10 ways to keep your sanity this fall and survive the photography busy season
Fall. It means beautiful leaves, long-sleeve shirts, football, maybe a pot of chili simmering on the stove. Unless you’re a photographer. Then it means chaos. Lots of sessions. Lots of editing. Little sleep. Coffee. More editing. Even more coffee. The photography busy session can be a brutal season if you let it. More than one of us photographers have ended up sitting at our desks, head in our hands, sobbing in sheer frustration and overwhelm.
That doesn’t have to be you.
With some planning and forethought, you can survive and thrive. Here are 10 ways to keep your sanity this fall and survive the photography busy season.
These aren’t a checklist to follow. You aren’t going to do all of these things because some ideas just won’t work with your business model or personal life. Or you might not be at a place in your business where you can afford to raise your prices or spend extra on But we hope you can take a few of these tips to start making your schedule work for you instead of being a slave to the season!
And while this article was written with the fall onslaught in mind, the tips and ideas are practical no matter your genre or photography busy season. If you’re slammed in summer with weddings or in the spring with dance shoots, the advice still holds!
Tip #1 – Set and follow a maximum capacity number
Look around any restaurant and you’ll see a sign that lists the maximum capacity. That’s the number of people the local fire marshal determined to be the maximum number of people the restaurant can hold safely. Sure, the restaurant could cram more people and tables into the space. But if there was a fire or other emergency, the people couldn’t get out quickly. They’d trip over each other, run into chairs or just not have time to escape.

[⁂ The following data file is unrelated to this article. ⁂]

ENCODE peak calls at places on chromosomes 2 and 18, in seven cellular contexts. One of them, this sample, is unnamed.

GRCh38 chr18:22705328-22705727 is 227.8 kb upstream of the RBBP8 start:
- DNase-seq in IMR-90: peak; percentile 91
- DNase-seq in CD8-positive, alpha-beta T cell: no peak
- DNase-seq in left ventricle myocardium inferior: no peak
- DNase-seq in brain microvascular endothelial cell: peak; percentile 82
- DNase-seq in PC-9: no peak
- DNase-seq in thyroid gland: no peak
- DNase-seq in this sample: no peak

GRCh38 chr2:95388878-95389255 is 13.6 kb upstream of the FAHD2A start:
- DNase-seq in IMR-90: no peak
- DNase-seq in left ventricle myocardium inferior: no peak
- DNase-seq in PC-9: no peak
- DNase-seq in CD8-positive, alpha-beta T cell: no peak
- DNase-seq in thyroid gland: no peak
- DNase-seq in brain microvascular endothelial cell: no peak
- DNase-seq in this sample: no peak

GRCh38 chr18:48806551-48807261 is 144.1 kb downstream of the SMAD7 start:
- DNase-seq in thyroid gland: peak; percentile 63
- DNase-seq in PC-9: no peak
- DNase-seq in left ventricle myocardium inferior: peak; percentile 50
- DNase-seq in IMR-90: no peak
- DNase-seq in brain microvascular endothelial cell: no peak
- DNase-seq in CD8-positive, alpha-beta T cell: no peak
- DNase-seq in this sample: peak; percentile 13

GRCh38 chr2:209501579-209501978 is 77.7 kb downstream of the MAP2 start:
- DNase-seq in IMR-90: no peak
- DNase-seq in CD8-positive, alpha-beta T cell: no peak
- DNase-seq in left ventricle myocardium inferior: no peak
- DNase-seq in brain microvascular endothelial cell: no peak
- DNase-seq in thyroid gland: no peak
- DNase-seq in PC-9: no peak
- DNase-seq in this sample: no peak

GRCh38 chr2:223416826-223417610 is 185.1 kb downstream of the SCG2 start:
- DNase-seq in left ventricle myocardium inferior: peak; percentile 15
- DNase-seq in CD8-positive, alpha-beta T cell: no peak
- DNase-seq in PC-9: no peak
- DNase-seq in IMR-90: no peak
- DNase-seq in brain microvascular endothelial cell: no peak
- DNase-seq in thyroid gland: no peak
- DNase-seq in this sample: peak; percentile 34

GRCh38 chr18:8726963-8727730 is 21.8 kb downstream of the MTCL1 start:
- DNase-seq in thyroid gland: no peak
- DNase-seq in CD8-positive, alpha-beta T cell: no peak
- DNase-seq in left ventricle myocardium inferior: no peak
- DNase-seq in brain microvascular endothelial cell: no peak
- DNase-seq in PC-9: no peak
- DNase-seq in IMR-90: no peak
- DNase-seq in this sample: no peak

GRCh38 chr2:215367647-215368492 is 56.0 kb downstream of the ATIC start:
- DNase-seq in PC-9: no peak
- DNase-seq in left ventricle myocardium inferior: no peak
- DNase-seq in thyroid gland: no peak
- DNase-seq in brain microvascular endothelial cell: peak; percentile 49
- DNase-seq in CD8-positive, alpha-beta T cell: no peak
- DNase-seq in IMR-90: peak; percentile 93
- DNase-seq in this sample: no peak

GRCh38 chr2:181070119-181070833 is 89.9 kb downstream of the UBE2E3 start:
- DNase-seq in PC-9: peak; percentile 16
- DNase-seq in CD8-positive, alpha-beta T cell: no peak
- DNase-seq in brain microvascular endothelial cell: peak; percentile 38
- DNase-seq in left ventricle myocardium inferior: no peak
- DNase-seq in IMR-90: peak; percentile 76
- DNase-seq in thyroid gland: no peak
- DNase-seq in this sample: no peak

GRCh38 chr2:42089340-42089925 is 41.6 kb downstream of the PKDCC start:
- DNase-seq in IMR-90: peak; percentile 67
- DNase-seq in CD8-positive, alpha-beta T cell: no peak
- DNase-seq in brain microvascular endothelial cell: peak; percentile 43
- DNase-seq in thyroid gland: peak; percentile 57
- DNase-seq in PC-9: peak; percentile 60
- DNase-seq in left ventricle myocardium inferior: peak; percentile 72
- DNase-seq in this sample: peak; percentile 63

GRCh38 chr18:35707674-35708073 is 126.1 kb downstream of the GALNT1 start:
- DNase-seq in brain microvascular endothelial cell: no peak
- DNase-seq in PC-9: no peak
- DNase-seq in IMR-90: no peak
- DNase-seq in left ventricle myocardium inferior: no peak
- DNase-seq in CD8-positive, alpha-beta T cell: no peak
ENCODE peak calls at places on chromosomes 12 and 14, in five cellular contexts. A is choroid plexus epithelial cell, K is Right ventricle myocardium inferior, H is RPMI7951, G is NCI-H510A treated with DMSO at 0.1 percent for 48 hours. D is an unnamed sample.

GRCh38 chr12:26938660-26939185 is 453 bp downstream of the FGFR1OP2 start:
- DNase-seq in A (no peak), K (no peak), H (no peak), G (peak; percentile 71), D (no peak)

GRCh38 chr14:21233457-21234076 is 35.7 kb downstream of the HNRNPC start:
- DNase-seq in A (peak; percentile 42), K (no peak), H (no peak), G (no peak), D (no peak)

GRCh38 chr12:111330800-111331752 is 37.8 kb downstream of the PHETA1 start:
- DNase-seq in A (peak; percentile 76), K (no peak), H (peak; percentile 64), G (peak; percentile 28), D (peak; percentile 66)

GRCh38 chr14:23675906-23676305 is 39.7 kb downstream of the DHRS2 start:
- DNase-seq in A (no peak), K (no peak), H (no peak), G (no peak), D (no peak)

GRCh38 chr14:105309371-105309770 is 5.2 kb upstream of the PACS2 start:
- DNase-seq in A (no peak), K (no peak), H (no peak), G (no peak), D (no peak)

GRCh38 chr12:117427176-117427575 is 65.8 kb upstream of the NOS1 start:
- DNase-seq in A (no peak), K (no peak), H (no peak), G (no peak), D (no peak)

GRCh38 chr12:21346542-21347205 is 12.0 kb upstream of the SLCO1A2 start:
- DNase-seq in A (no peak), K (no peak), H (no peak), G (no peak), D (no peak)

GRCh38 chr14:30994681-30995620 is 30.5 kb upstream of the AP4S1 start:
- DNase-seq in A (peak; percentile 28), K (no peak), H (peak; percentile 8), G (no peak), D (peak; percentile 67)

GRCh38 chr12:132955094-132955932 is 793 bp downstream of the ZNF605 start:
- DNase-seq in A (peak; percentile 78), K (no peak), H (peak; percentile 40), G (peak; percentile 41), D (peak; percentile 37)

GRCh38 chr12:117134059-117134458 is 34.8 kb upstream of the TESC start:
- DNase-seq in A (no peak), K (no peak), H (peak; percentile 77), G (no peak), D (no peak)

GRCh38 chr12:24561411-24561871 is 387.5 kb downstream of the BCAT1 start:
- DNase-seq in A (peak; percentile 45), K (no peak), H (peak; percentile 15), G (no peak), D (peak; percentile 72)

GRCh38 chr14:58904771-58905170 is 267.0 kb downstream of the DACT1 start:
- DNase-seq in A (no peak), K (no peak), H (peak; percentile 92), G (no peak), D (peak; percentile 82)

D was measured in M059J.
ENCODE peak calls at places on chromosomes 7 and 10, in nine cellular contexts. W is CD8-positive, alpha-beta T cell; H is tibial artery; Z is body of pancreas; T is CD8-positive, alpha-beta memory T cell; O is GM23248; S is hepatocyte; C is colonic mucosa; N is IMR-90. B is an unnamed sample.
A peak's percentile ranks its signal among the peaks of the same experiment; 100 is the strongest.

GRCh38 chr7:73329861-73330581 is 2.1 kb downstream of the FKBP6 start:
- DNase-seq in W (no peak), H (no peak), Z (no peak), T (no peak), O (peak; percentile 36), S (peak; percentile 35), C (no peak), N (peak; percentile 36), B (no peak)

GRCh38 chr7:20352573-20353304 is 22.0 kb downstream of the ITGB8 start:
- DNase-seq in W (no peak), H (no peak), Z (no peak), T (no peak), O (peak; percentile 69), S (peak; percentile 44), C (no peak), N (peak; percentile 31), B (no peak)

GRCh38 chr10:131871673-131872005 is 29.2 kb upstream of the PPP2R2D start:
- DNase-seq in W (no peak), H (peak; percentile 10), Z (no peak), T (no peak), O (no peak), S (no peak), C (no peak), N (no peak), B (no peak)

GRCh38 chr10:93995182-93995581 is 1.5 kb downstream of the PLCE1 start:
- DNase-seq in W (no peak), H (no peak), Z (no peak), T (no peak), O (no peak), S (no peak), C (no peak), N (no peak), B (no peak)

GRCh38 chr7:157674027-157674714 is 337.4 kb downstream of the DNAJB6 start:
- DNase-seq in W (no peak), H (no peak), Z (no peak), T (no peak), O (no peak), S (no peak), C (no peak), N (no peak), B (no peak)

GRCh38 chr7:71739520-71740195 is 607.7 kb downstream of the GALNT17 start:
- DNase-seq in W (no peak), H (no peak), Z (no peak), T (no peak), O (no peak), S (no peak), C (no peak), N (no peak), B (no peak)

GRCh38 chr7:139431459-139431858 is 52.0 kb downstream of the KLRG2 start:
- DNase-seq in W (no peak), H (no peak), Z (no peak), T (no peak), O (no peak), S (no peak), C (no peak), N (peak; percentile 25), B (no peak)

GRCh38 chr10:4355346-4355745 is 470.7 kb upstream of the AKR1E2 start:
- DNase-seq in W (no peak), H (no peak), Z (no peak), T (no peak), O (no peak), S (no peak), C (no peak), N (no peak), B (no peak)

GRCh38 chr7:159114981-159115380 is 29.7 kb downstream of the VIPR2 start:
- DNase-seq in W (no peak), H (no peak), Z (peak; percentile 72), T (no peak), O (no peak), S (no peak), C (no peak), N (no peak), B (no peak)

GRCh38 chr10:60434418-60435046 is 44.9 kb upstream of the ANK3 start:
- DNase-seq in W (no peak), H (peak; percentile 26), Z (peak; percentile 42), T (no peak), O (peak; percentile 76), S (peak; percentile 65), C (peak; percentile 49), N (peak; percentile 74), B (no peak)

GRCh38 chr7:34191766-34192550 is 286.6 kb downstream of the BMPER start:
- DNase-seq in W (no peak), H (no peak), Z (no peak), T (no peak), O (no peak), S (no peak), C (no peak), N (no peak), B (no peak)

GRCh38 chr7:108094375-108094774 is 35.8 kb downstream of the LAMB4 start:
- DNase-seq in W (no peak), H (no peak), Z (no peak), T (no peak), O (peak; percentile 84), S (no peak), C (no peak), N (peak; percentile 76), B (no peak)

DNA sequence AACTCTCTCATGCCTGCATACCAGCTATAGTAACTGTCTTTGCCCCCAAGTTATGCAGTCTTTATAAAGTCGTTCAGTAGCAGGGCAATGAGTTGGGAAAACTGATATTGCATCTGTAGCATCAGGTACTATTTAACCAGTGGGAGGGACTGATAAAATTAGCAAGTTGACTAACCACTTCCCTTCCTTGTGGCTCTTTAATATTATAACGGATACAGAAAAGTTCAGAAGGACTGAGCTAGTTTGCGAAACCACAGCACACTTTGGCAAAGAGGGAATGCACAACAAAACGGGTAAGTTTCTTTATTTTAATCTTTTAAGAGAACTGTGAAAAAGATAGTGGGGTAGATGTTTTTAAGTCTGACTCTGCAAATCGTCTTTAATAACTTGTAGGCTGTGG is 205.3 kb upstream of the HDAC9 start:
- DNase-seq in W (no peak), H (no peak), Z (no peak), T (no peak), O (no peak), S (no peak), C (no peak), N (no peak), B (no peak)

Your schedule has a maximum capacity number. There are only so many sessions and clients you can provide great service to in the photography busy season. Yes, you could cram a few more in there, but that’s when things start to break down. You’re delivery times get longer. You forget details. Weather delays throw things off schedule. And your service breaks down.
The secret is knowing your maximum capacity number and sticking to it. Don’t just cram folks into your schedule. Instead, think, “How many clients can I accommodate this season, provide outstanding service for AND still have time for myself?”
Set that number and then stick to it. Don’t squeeze in a family at the last minute because you can or because they demand it. Not only will you prevent overloading on work, but it actually helps create demand for your services.
Tip #2 –Stop chasing work-family perfection
The most stressful part of the photography busy season for me isn’t managing my business…it’s balancing work and family. When I’m at an evening session, there’s guilt that I’m not home eating dinner with my family. If I block off a weekend to spend with my family, I feel guilty that I’m not in editing client sessions.
But here’s the important thing you need to remember: there is no perfect work-family balance. It just doesn’t exist. I don’t care what you do or how good you are at organizing things, you can’t keep everything in perfect balance all the time. It just doesn’t exist, at least not all the time.